Special Investigations Unit Correspondent
A group of 13 soldiers left Iraq holding on to a secret – the murders of four detainees at a Baghdad canal. They were told not to say a word, and for nine months, they kept quiet. Then, one of the 13 soldiers reported the crime and the secret was out.
But what if that soldier hadn't come forward and reported the murders? What if years had gone by, and these young soldiers were still holding on to this battlefield secret?
Especially for the twenty-somethings who are fighting this war – how do they keep a secret in a day and age where people from their generation are encouraged to live such public lives?
They are taught from a very young age to "talk it out," and why it's unhealthy to "keep it all inside." And now, with easy access to social networking sites, it's almost expected for people to splash their private lives, and personal photos all over the pages of Facebook and MySpace.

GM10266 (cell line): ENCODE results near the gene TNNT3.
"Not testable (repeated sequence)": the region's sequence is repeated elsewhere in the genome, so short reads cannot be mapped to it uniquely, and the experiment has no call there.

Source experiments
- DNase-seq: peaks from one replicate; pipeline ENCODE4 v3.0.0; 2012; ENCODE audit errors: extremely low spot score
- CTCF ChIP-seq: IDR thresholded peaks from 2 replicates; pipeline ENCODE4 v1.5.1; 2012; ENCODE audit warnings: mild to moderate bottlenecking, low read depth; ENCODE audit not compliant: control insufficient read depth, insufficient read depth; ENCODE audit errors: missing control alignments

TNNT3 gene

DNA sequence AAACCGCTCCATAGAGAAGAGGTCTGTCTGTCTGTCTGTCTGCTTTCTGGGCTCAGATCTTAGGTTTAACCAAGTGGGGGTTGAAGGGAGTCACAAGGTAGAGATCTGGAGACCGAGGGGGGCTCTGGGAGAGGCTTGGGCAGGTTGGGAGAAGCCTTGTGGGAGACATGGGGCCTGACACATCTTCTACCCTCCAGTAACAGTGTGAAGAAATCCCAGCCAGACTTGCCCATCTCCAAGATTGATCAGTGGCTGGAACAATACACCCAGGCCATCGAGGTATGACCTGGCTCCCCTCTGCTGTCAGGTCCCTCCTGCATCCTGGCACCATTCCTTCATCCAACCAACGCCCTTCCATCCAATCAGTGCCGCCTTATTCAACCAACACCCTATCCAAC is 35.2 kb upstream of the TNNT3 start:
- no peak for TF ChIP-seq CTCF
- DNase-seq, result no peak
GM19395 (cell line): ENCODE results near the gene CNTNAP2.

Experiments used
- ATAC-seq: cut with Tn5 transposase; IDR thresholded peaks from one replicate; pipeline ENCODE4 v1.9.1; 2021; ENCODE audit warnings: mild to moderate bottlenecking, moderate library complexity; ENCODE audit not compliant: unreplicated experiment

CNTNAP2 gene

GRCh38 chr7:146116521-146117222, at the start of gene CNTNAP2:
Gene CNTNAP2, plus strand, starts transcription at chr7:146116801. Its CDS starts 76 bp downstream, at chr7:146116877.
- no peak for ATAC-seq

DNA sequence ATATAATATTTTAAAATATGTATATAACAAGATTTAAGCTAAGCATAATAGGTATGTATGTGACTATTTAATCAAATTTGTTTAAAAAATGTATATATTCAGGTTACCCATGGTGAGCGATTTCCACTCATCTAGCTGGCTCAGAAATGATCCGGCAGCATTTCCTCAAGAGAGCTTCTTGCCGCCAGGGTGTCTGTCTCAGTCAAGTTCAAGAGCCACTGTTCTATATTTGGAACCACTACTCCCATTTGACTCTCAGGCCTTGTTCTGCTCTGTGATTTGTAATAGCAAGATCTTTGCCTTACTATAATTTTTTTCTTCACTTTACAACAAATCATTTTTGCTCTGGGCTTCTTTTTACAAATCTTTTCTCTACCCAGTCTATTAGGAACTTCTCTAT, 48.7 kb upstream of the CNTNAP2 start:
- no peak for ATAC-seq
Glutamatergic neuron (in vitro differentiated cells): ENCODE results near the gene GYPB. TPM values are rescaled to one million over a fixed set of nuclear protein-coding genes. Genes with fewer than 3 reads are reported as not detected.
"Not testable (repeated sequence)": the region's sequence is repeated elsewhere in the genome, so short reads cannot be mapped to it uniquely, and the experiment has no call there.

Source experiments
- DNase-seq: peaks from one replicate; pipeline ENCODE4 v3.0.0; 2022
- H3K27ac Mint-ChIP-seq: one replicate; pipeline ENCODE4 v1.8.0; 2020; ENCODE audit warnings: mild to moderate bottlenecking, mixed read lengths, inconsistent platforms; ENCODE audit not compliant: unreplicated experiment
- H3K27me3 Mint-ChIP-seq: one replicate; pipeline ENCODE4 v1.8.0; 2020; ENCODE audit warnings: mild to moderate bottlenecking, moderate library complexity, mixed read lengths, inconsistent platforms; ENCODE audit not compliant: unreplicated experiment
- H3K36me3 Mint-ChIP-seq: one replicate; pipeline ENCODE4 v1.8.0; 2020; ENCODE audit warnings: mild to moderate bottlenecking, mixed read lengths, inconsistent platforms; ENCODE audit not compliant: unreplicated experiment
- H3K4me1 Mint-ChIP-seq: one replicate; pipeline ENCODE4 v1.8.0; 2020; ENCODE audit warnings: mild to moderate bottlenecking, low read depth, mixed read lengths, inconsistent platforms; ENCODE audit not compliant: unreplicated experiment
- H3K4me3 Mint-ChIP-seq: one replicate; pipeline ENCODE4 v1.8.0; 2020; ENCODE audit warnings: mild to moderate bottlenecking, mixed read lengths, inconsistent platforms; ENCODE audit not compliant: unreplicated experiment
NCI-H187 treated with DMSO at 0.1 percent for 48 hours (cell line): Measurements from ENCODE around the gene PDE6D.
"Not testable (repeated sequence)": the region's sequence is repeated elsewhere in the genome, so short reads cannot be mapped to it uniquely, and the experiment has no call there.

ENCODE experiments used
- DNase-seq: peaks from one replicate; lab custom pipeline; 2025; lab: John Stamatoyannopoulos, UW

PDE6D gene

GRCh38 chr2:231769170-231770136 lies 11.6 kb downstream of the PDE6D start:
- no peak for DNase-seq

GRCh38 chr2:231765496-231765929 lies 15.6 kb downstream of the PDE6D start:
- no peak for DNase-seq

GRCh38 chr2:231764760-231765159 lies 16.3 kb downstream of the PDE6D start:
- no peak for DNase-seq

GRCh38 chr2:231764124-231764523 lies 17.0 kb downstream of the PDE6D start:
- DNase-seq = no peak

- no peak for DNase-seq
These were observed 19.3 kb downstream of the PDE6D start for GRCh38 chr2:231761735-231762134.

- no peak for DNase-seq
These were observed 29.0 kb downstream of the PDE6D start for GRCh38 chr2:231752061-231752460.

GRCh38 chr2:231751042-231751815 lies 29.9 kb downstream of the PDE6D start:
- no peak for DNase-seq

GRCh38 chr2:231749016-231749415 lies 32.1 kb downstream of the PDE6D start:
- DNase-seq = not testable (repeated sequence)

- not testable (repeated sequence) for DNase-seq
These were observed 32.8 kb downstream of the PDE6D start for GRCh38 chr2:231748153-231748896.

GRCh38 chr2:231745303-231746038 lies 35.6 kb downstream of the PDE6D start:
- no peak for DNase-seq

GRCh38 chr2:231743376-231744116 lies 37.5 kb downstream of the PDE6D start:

We share our lives with just about anyone who will listen – we expose our fears, our likes and dislikes, and even our secrets to a community of online strangers.
Yet, for soldiers who might come home, holding on to real secrets – big deal secrets – what happens? Where do they turn? And how do the secrets affect them?
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